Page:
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The Stinky Cheese Man: Reviews
September 30 - November 26, 2006

From ChicagoParent.com

"The Stinky Cheese Man" at Lifeline Theatre in association with Griffin Theatre Company

October 5, 2006
By Alena Murguia

Lifeline Theatre, well known for adapting classic children's books for the stage, has now tackled a not-so-classic book with hilarious results. Using great actors, an inventive set and plenty of audience interaction, Lifeline once again has kids and their parents laughing, clapping and cheering for the unlikeliest of heroes.

The plots centers around Jack (of Beanstalk fame) who tries to use stories, friends and one annoying Little Red Hen to avoid being eaten by the Giant (played entirely on stilts by the talented Kevin Kingston). The original book was written by Jon Scieszka and all of his stories are subversive twists on classic fairytales like Cinderella, Little Red Riding Hood and Rumpelstiltskin.

Over the course of 45 minutes, actors play multiple parts bringing these stories to life. Terrific actors and great costuming make each character so unique that it took my 5-year-old a while to catch on that it was the same person. Nicholas Ward is so wonderful as the Stinky Cheese Man that his terrific turns as a conniving frog and wily wolf come as a great surprise.

Jack gets the kids in the audience involved physically and verbally. We loved watching him climb through rows of people attempting to hide, especially when "helpful" audience members blew his cover with the giant. My niece was definitely impressed at the actors' abilities to respond to the audience even though she doesn't know the term "improvisation." One brave little girl even joined the cast for a turn as Goldilocks. You have to give the actors big credit for coaxing her to do their bidding.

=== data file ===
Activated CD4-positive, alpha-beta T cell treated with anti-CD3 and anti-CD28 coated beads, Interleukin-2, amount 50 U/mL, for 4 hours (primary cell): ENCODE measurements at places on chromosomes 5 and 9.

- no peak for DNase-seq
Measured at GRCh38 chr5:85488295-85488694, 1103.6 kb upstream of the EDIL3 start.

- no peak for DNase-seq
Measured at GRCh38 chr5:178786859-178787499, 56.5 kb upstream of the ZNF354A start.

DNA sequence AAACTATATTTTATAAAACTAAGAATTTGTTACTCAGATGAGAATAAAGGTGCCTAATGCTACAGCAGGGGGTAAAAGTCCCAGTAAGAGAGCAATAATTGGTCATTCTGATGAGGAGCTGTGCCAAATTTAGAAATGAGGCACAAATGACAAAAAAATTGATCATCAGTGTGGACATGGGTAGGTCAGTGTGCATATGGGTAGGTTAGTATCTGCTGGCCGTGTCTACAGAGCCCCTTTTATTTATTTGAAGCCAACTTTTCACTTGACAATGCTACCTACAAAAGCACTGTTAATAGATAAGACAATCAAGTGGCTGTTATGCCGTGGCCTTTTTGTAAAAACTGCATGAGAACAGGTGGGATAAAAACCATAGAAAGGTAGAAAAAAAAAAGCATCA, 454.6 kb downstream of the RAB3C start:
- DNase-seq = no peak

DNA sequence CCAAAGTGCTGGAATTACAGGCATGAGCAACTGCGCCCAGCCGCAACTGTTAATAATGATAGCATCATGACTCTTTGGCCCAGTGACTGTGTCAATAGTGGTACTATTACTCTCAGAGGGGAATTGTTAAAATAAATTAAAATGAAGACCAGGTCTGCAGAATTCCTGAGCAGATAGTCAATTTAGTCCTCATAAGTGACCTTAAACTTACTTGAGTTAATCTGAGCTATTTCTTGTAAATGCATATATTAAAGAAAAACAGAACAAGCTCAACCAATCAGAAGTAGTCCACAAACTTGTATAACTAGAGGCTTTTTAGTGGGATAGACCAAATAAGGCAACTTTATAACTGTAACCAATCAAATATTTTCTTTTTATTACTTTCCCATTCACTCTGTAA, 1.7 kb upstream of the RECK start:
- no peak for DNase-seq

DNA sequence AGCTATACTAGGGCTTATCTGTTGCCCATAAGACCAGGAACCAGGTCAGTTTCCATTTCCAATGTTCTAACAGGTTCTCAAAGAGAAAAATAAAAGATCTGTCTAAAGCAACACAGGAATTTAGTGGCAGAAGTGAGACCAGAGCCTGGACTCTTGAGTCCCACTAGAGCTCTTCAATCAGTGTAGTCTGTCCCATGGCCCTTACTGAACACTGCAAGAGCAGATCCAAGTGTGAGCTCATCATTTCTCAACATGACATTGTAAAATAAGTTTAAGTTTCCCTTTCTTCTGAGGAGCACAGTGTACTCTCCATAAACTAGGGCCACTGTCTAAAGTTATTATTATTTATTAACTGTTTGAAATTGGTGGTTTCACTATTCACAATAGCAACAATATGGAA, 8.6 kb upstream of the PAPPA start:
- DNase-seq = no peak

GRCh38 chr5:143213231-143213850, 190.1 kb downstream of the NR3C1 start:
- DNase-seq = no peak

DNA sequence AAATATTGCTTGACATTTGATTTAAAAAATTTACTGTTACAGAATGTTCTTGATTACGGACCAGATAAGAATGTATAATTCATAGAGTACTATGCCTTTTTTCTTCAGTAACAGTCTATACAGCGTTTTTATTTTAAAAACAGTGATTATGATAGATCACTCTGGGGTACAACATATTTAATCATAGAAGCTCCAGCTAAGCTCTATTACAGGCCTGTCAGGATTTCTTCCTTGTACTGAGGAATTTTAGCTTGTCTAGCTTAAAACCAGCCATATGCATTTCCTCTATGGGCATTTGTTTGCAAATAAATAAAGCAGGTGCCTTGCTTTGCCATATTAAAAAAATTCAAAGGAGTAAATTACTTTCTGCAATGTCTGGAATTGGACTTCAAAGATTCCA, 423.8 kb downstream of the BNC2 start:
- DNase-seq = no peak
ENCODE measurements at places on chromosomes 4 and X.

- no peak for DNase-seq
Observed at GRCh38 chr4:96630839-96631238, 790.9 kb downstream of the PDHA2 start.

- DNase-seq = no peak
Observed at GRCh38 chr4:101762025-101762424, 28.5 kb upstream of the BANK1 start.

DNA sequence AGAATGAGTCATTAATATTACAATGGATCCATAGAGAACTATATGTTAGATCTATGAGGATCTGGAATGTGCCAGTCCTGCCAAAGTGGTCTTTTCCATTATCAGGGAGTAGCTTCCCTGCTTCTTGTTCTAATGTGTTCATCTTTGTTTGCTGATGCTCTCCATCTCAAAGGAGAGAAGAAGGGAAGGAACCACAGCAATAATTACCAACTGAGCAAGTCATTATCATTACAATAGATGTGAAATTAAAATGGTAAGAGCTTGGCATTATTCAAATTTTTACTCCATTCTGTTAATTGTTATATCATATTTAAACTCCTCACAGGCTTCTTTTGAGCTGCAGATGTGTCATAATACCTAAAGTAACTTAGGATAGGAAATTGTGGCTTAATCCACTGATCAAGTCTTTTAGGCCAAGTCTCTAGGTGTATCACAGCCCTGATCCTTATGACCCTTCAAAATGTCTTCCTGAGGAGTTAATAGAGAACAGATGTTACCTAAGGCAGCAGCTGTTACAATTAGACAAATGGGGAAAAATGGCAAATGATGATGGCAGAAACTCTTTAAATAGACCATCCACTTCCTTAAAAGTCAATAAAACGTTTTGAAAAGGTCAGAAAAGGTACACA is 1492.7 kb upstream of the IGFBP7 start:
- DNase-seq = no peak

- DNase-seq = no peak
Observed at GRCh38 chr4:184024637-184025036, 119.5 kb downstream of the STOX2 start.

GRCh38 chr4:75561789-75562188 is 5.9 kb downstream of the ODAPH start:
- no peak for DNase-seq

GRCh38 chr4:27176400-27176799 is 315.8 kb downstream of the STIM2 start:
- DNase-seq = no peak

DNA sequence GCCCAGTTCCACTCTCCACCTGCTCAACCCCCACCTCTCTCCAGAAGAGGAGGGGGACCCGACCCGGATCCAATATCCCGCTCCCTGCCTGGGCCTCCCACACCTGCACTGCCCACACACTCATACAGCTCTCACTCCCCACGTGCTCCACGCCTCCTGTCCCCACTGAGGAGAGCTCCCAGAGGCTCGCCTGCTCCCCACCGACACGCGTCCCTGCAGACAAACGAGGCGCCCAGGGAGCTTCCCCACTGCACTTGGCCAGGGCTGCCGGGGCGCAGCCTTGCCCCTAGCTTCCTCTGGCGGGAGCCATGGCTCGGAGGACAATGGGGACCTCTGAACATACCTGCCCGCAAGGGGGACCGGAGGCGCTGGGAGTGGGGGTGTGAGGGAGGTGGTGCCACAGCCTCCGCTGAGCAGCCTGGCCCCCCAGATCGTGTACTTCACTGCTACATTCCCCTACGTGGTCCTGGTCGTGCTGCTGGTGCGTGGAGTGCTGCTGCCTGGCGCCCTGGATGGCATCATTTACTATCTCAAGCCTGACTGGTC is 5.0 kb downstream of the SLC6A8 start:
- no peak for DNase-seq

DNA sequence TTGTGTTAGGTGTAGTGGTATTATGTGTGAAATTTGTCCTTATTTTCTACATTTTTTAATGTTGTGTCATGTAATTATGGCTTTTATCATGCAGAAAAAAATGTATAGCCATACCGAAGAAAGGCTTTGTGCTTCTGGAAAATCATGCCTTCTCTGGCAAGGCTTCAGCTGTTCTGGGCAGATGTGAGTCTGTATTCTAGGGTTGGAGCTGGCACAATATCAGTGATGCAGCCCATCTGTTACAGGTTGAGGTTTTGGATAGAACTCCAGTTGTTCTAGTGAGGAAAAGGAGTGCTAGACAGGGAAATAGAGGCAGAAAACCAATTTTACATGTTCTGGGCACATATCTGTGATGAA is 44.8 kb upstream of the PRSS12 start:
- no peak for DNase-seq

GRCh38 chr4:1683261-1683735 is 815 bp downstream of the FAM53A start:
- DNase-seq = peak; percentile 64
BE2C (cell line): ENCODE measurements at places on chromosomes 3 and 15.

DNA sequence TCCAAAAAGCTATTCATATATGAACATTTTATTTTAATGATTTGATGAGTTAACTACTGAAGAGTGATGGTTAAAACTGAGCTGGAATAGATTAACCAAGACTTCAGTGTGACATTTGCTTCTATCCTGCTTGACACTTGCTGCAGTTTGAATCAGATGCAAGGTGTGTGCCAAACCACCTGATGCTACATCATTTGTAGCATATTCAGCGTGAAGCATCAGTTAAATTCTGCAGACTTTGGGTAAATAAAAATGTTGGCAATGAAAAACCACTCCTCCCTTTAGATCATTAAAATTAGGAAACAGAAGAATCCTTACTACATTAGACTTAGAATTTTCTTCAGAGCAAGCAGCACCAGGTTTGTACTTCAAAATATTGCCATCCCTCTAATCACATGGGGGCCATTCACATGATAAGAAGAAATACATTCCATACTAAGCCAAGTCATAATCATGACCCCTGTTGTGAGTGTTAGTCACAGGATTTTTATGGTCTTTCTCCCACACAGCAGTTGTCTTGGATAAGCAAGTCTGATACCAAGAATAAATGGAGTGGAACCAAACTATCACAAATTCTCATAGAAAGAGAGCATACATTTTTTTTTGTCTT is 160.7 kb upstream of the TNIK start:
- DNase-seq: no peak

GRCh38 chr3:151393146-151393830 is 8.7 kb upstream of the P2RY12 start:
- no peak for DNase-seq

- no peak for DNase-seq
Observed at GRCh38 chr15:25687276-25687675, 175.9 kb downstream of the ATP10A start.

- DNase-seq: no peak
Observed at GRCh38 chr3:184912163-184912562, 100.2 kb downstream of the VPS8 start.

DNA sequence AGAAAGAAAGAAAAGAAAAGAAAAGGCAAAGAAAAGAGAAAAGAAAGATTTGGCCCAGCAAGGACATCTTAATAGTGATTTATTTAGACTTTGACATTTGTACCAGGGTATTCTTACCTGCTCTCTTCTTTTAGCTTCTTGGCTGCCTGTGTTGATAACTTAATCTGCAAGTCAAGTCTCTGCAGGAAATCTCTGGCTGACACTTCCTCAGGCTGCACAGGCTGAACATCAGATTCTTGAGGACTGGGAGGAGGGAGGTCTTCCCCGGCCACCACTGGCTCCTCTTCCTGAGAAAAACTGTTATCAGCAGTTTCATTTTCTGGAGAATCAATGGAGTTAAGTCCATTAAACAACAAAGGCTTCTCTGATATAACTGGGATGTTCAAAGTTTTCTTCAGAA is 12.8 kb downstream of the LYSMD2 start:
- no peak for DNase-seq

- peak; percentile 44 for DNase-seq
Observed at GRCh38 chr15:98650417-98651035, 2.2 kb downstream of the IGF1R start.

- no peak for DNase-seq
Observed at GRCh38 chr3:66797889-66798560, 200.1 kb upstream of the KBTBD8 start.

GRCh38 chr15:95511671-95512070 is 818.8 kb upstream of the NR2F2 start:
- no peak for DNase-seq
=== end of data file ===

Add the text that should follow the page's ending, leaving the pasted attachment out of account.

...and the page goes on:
In case the title doesn't give it away, parents should be aware that the word "stupid" is thrown around constantly through the show. My son was truly shocked to hear characters calling each other "a bad word." I was also a little taken aback by the amount of stage violence, especially between Jack and the Giant. Lifeline recommends the show for kids 5 and up, definitely guidelines to follow.

From steadstyle.com

Look to Lifeline and Griffin Theatre's "The Stinky Cheese Man " to give your funny bone a hearty nudge.

October 2, 2006
By Joe Stead

If the child you love or the child inside you craves something insatiably silly, look to Lifeline and Griffin Theatre's wacky KidSeries co-production of "The Stinky Cheese Man and Other Fairly Stupid Tales" to give your funny bone a hearty nudge. Co-Authors Jon Scieszka and Lane Smith took many of our famed fairy tale characters (Jack in the Beanstalk, the Little Red Hen, Cinderella and the Princess and the Pea, among others) and turned them inside out in an outrageously irreverent 1989 revision. It may not give the little tykes much to think about, but William Massolia's bright and fast-paced stage adaptation should give them permission to chuckle out loud.

The sky is falling, the beanstalk has sprouted and the Little Red Hen can't find anyone to help make the bread. But at the moment, Jack has his own problems. If you all remember, and I know you do, Jack exchanged his favorite cow for a handful of magic beans, which he was promised would lead him to riches. "You believed him, did you?" the Hen inquires, to which Jack replies, "Of course, it's a fairy tale." And the beans did grow into a towering beanstalk that led to a golden harp, a magic goose, and a Giant with a pretty ravenous appetite for Englishmen. All the while, the annoying and smelly Stinky Cheese Man teases him (and us) with Silly Cheese Spray and taunts him to play tag.